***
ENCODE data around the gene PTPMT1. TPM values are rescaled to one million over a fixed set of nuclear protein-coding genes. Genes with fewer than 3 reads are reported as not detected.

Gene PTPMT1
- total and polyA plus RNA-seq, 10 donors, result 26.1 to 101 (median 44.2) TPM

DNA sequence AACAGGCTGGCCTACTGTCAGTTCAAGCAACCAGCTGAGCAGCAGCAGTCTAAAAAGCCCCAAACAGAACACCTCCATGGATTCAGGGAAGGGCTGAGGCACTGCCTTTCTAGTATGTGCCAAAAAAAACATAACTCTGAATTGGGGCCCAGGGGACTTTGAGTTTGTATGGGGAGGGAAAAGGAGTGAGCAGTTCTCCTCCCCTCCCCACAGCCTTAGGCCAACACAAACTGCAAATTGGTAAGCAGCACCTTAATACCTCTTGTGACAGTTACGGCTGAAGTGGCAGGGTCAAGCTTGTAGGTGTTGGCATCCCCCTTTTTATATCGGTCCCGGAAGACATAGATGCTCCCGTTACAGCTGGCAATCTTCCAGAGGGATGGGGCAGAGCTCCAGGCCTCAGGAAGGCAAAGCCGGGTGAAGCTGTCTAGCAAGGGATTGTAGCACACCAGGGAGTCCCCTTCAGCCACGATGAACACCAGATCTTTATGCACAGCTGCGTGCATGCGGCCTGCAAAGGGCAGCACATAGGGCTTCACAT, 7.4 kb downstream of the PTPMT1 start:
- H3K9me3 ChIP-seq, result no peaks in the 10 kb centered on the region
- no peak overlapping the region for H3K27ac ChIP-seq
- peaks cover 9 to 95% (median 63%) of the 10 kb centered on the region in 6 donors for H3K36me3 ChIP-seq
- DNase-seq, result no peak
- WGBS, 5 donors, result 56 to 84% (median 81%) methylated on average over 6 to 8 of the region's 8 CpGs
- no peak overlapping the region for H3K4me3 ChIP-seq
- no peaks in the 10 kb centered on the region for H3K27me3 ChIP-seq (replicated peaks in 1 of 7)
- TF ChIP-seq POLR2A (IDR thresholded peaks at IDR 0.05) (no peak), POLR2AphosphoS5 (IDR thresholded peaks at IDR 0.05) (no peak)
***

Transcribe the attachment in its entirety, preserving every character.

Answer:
ENCODE data around the gene PTPMT1. TPM values are rescaled to one million over a fixed set of nuclear protein-coding genes. Genes with fewer than 3 reads are reported as not detected.

Gene PTPMT1
- total and polyA plus RNA-seq, 10 donors, result 26.1 to 101 (median 44.2) TPM

DNA sequence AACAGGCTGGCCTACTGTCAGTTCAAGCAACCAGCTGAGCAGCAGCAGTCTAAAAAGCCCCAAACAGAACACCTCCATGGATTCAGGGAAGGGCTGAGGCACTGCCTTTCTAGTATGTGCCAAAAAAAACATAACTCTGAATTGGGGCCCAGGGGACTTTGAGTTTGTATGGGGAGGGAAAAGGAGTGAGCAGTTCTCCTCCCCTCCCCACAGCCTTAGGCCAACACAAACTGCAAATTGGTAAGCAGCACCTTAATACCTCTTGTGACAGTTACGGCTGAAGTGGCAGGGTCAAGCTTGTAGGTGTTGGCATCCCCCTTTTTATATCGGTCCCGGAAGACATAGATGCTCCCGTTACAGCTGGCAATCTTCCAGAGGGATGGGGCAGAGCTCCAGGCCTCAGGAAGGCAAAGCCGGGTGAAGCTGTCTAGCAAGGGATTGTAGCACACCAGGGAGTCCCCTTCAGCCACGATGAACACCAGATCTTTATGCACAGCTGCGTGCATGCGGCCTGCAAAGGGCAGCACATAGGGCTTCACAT, 7.4 kb downstream of the PTPMT1 start:
- H3K9me3 ChIP-seq, result no peaks in the 10 kb centered on the region
- no peak overlapping the region for H3K27ac ChIP-seq
- peaks cover 9 to 95% (median 63%) of the 10 kb centered on the region in 6 donors for H3K36me3 ChIP-seq
- DNase-seq, result no peak
- WGBS, 5 donors, result 56 to 84% (median 81%) methylated on average over 6 to 8 of the region's 8 CpGs
- no peak overlapping the region for H3K4me3 ChIP-seq
- no peaks in the 10 kb centered on the region for H3K27me3 ChIP-seq (replicated peaks in 1 of 7)
- TF ChIP-seq POLR2A (IDR thresholded peaks at IDR 0.05) (no peak), POLR2AphosphoS5 (IDR thresholded peaks at IDR 0.05) (no peak)